|Composer Dan Marschak|
American Composers Orchestra: How did you find out about JCOI and what made you want to apply to the Institute?
Dan Marschak: I found out about JCOI through Professors Paul Chihara and James Newton, two of my teachers at UCLA who were also mentor composers for JCOI. The more research I did about JCOI, the more it seemed as though it was created specifically for a musician like me: A composer who has feet planted in both the jazz and concert music worlds and is looking to embrace and explore that double-identity. At the time, I was just finishing my master’s thesis at UCLA – a large orchestral piece called Sprawl – which incorporates many aspects of the jazz language, and even calls for an additional electric bass and tenor saxophone, so JCOI seemed like the perfect stepping stone for further insight when it comes to blending traditions.
ACO: What inspired you to compose the piece that you submitted to JCOI?
DM: Every summer since I was 3, my family has spent a couple of weeks at a wonderfully funky cabin resort nestled next to Silver Lake in the Sierras called Kit Carson Lodge. It’s a peaceful and reflective time of year, and that’s where I decided I wanted to write a piece that was deeply personal, and that rejected the precise planning of my last major work Sprawl. So I settled on using my own family as a source of inspiration.
My late grandfather Jacob is a towering figure in my family, whose life has always fascinated and intrigued me. I had read memoirs about his early life a couple of months earlier, and the narrative was really like something out of an epic old movie. Essentially, his is a story of a very challenging upbringing with turbulent circumstances that were completely out of his control. Born as a Jew in Kiev, he kept moving west throughout his life: To Germany, then to England just in the nick of time, and finally to the U.S. (New York, Chicago and lastly L.A.).
One line struck a chord with me and gave me both a title and a structure for the piece. Jacob describes his hometown of Kiev as a city of two rivers: “The river Dnieper overflows the lowlands every spring, and the Slobodka, on the opposite side, is completely flooded”. Something about the image of these two rivers coexisting in the same city, each with its own path and character, reminded me of the trajectory of his life, and also seemed like an elegant structure for a piece.I decided that what I wanted to do as I wrote the music was to attempt to connect with him even though I never had the fortune to meet him. Surprisingly, this proved possible if I worked while in a kind of meditative and open state.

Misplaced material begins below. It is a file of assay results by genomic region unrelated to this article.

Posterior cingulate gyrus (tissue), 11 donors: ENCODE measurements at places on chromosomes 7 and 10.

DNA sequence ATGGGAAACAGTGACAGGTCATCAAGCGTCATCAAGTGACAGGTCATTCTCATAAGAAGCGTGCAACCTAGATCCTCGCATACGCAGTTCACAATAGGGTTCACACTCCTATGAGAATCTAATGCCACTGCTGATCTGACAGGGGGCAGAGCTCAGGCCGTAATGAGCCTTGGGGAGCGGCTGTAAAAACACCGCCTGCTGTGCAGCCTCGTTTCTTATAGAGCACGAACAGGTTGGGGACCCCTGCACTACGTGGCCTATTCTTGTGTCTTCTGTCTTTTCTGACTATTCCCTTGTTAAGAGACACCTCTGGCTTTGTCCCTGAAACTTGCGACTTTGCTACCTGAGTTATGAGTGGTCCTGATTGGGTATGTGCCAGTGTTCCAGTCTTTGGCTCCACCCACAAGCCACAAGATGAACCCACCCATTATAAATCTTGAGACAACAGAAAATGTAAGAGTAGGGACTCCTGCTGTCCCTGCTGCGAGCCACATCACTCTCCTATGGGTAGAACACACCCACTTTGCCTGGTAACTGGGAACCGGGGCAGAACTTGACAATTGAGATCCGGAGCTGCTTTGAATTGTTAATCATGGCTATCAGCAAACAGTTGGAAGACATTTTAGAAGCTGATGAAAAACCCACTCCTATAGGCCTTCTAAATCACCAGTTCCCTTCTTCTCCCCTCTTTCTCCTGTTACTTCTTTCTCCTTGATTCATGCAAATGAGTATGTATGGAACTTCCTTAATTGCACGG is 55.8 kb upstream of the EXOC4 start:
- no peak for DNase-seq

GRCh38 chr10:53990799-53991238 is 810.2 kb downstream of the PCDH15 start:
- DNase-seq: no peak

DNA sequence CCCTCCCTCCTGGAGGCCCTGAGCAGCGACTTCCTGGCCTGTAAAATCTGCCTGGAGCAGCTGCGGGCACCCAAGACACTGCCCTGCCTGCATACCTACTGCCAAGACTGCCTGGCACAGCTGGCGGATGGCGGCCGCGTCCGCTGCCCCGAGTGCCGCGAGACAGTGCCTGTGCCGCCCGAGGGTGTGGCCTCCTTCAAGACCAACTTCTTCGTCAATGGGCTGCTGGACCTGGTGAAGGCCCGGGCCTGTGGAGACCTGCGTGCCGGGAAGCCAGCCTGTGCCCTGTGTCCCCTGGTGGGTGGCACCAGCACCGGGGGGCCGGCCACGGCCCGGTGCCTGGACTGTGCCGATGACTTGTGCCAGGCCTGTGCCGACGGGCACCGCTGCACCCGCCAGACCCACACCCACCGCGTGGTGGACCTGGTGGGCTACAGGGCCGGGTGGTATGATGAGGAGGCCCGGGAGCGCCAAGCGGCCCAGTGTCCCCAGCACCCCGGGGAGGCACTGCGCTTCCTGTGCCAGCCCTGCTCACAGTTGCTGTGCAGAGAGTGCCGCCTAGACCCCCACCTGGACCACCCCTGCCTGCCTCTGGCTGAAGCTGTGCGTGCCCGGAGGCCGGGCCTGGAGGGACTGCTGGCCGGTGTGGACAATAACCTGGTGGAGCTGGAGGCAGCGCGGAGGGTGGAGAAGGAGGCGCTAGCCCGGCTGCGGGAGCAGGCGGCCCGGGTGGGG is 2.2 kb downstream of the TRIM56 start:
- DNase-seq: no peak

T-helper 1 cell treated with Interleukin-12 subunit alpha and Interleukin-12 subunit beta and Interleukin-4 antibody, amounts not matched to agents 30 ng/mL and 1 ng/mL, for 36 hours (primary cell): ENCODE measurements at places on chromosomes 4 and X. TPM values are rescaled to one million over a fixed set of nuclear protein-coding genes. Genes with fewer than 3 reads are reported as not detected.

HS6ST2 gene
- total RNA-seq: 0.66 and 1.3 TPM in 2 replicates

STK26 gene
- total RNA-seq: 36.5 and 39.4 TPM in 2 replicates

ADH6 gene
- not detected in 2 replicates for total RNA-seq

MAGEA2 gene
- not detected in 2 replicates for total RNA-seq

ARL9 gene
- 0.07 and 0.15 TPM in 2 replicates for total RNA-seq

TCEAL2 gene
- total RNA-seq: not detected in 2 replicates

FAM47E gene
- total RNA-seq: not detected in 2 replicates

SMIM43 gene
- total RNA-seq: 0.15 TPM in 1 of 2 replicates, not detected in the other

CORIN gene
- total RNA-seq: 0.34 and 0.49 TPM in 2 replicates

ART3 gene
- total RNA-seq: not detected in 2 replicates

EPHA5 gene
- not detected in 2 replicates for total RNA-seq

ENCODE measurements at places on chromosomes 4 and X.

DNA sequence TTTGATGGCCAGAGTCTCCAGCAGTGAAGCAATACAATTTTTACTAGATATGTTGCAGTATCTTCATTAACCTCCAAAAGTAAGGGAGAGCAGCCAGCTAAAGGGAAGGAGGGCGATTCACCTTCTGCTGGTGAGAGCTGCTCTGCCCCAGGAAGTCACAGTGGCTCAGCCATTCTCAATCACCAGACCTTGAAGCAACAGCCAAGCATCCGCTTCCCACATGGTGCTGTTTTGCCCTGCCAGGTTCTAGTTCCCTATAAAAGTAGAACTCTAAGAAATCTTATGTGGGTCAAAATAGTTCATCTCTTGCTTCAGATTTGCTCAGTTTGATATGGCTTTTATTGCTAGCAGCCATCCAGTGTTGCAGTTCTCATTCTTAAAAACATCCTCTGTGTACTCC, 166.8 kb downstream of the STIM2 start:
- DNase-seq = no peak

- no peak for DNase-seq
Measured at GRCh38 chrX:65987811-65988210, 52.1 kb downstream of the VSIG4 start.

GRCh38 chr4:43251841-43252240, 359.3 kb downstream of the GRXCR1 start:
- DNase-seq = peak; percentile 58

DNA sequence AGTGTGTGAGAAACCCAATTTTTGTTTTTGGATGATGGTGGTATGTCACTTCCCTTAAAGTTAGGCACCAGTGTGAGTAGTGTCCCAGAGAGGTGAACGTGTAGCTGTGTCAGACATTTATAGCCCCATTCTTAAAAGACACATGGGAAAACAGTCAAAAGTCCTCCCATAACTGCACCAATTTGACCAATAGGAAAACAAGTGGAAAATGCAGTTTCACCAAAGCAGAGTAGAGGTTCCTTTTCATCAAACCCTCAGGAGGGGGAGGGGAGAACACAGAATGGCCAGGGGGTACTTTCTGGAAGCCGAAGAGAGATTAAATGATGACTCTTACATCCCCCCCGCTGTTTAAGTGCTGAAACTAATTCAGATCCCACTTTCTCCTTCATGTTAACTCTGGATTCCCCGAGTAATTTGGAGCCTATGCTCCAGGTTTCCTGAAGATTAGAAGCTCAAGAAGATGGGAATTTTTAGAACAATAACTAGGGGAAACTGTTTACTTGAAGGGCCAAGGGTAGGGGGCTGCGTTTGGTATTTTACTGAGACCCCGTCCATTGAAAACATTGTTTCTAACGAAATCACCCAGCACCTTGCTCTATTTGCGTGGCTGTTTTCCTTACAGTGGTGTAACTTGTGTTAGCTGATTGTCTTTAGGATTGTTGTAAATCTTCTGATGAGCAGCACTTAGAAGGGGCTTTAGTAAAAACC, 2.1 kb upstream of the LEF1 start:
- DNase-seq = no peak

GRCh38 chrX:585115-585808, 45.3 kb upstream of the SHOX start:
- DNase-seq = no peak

ACO: After you found out that you were accepted to JCOI, how have you prepared yourself and your piece for the music readings that will take place?
DM: It’s an extremely intense and wonderful occasion when a professional orchestra plays your music and I’m still kind of shocked that this is happening. So I’m just trying to go with the flow and be as professional and respectful as I can. All I can do until I get to La Jolla is make sure that my parts and score look professional and contain as few errors as possible. I’ve spent countless hours triple-checking them. If you show musicians that you put time into your parts, you’re likely to get better performances from them. Other than that, I’m just trying not to get too nervous about it, or at least channel that nervous energy into productivity.
ACO: What do you hope to work on during JCOI?
DM: During JCOI, I’m hoping to work on my ability to communicate with musicians who don’t share my background. If there are moments in the piece that don’t seem to flow, I want to work on constructive ways to make it work. I also want to try being open to new ways of hearing and interpreting my own music. In the past, my concert music has often left me feeling like I didn’t get the best performances. But I think a large part of that is becoming too attached to my own sense of right and wrong. This time I plan on trying a more Zen approach, because ultimately the La Jolla Symphony and Steven Schick have considerably more experience with the orchestra and concert music in general than I do. Of course the piece is my baby, but I would like to function as a team with the orchestra in bringing it out into the world.